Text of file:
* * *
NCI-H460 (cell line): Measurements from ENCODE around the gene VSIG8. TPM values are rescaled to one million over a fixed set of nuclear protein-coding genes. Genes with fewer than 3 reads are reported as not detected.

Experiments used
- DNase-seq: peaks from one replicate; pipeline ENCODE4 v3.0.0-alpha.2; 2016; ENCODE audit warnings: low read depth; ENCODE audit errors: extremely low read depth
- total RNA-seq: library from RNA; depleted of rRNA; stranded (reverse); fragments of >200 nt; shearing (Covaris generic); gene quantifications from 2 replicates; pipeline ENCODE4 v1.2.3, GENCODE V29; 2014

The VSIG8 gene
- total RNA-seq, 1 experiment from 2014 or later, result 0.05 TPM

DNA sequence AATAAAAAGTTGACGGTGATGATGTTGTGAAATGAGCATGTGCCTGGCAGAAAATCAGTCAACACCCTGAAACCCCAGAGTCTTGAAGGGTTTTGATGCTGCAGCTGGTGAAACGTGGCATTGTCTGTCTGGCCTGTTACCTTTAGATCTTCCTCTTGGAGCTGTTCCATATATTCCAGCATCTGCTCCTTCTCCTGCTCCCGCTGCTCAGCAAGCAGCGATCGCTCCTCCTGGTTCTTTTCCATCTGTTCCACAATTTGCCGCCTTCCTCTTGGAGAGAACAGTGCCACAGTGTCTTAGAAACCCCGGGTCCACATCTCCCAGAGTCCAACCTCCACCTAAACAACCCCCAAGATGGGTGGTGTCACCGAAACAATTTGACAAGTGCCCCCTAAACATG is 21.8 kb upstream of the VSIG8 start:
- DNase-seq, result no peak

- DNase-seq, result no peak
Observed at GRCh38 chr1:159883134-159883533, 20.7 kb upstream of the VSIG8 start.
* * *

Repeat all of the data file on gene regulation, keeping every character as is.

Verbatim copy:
NCI-H460 (cell line): Measurements from ENCODE around the gene VSIG8. TPM values are rescaled to one million over a fixed set of nuclear protein-coding genes. Genes with fewer than 3 reads are reported as not detected.

Experiments used
- DNase-seq: peaks from one replicate; pipeline ENCODE4 v3.0.0-alpha.2; 2016; ENCODE audit warnings: low read depth; ENCODE audit errors: extremely low read depth
- total RNA-seq: library from RNA; depleted of rRNA; stranded (reverse); fragments of >200 nt; shearing (Covaris generic); gene quantifications from 2 replicates; pipeline ENCODE4 v1.2.3, GENCODE V29; 2014

The VSIG8 gene
- total RNA-seq, 1 experiment from 2014 or later, result 0.05 TPM

DNA sequence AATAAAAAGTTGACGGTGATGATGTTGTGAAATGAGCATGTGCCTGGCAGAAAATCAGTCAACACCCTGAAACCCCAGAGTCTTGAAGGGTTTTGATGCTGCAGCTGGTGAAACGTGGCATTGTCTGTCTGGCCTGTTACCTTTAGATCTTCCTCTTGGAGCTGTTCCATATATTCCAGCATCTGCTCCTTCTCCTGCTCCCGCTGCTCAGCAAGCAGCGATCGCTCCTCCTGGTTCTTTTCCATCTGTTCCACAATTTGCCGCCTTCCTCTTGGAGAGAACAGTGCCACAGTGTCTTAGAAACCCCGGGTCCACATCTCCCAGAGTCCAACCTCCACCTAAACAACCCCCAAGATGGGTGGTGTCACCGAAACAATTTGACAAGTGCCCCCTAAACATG is 21.8 kb upstream of the VSIG8 start:
- DNase-seq, result no peak

- DNase-seq, result no peak
Observed at GRCh38 chr1:159883134-159883533, 20.7 kb upstream of the VSIG8 start.